Words should have meanings. Of course language is malleable, it’s subject to changing social contexts, historical moments and technological shifts. But words with broadly accepted meanings within their sociocultural environments should not be cast aside willy-nilly and applied in patently incorrect ways. They definitely shouldn’t be applied in actively misleading ways! What I’m saying is, Disney has announced another new Baby Yoda “plush” toy, and once again, it is not a plush.
Here it is, an admittedly cute Baby Yoda toy that comes with a frog and a teacup accessory. Apparently it also talks. The description notes that it has a “plush” body and poseable arms, but also that its head is “sculpted.” This toy may be cute — it’s honestly too early to say — but just as was the case with the first Baby Yoda toy announced earlier this month, it most certainly is not a “plush.”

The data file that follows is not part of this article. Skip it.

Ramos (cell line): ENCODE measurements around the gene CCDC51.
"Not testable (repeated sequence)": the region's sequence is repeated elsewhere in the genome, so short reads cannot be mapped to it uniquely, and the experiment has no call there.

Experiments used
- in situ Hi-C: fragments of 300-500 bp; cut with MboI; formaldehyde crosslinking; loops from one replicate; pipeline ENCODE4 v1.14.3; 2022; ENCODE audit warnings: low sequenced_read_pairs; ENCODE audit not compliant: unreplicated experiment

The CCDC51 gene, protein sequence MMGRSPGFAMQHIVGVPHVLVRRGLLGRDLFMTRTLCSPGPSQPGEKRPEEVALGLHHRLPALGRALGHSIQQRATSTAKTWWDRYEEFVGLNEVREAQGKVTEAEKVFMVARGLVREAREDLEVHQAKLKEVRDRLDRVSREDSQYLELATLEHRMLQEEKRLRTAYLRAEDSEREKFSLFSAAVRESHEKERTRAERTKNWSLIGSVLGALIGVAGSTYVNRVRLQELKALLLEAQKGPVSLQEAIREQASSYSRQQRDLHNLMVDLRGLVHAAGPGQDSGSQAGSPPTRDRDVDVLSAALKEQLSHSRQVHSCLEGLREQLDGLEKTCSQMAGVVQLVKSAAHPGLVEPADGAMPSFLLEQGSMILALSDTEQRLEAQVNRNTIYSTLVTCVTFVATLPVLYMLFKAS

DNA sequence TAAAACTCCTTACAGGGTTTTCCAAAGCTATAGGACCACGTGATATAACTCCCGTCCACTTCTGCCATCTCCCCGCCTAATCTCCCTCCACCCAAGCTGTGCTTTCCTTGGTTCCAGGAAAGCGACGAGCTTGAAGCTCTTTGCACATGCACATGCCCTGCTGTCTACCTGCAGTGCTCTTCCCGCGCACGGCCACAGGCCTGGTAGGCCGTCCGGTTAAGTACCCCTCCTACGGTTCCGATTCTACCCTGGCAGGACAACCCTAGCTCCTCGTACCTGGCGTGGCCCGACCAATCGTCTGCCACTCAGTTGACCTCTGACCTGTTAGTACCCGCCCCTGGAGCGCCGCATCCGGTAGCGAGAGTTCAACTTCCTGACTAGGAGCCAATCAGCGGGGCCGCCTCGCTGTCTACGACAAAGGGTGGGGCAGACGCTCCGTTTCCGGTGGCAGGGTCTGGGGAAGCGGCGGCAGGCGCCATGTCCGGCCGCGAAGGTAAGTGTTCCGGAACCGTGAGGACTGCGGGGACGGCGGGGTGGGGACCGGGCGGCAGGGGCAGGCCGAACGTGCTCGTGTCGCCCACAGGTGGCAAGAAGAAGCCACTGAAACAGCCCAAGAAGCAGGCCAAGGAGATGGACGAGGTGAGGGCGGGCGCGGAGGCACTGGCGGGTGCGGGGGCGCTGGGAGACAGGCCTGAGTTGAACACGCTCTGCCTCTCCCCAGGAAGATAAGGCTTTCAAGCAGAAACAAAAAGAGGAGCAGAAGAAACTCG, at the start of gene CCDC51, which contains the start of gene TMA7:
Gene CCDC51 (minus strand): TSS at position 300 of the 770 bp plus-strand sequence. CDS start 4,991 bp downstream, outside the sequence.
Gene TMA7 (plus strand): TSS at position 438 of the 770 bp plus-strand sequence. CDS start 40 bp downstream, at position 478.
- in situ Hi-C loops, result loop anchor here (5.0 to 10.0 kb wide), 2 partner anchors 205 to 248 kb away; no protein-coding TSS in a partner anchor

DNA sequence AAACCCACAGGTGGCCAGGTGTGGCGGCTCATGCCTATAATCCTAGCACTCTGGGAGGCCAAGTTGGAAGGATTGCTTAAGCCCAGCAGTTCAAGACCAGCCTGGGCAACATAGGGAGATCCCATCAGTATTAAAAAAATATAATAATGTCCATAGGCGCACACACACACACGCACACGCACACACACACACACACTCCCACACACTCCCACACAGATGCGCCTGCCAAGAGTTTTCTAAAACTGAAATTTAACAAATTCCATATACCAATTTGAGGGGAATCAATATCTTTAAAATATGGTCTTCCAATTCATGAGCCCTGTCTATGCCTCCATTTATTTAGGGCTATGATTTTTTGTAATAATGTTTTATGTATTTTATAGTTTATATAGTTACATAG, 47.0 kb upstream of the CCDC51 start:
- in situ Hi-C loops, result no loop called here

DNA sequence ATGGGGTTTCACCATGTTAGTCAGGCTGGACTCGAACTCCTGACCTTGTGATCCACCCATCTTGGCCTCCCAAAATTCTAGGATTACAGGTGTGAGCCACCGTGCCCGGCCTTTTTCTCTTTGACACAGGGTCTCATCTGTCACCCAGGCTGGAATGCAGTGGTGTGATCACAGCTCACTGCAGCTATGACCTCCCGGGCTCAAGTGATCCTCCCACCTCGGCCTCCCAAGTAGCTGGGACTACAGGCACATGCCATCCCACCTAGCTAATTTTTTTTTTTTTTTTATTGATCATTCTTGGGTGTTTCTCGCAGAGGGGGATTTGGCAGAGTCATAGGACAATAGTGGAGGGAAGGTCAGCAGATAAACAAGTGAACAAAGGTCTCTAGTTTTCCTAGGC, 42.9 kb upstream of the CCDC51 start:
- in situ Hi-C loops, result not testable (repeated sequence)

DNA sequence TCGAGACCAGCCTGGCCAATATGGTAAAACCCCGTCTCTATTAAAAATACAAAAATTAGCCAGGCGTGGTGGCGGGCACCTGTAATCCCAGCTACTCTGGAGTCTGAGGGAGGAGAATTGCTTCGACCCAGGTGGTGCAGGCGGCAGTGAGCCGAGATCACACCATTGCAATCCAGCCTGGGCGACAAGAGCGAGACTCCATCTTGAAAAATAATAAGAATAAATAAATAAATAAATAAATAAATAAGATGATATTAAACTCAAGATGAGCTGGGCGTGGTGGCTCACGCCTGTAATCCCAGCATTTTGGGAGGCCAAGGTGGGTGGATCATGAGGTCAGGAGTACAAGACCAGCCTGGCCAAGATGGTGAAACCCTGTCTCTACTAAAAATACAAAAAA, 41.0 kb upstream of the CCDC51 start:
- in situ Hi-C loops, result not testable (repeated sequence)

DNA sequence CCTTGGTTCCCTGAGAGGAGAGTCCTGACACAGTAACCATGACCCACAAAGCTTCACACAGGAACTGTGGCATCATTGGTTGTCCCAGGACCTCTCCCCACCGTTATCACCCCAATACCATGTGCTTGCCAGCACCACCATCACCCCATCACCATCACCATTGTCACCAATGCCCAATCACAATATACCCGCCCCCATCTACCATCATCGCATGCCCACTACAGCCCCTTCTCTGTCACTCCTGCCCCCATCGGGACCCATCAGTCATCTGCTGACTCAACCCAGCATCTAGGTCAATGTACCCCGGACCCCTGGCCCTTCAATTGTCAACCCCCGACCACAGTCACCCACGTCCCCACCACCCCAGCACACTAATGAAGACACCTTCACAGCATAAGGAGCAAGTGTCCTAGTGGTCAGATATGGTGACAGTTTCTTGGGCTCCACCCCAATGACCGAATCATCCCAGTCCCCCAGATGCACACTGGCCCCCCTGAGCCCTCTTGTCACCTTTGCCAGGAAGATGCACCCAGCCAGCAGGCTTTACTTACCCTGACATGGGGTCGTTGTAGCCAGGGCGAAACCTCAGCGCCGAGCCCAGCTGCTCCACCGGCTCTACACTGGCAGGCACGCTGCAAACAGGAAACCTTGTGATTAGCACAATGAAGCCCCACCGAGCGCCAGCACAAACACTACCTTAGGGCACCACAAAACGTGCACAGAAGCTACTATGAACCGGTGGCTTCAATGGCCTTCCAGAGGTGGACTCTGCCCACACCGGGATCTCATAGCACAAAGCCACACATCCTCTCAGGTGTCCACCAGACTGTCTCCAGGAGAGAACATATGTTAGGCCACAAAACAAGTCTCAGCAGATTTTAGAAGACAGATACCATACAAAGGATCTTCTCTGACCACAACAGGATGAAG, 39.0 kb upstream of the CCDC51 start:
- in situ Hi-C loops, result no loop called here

The primary textural experience of a plush toy or stuffed animal is of fuzzy fluffiness, generally meaning that even if the dominant covering material isn’t fur, it is some kind of cloth. It should be predominantly soft to the touch, with no hard plastic edges or sculpted pieces. In the case of a Baby Yoda toy, this would almost inevitably mean that its face would need to be slightly stylized. Rather than a direct mold of The Mandalorian’s puppet, a plush would need to be an adaptation, charming in its own way while also being representative of the original.
Toy designers should know this! I want to hug Baby Yoda! I want my children to be able to bop each other over the head with Baby Yoda and have their crying be entirely performative, not the result of actual injuries! Sure, I sound like a petulant character from a Willy Wonka novel (are those books officially Disney IP now?), but why is this so hard? Give me a legit Baby Yoda plush, or I will order a knock-off on Etsy.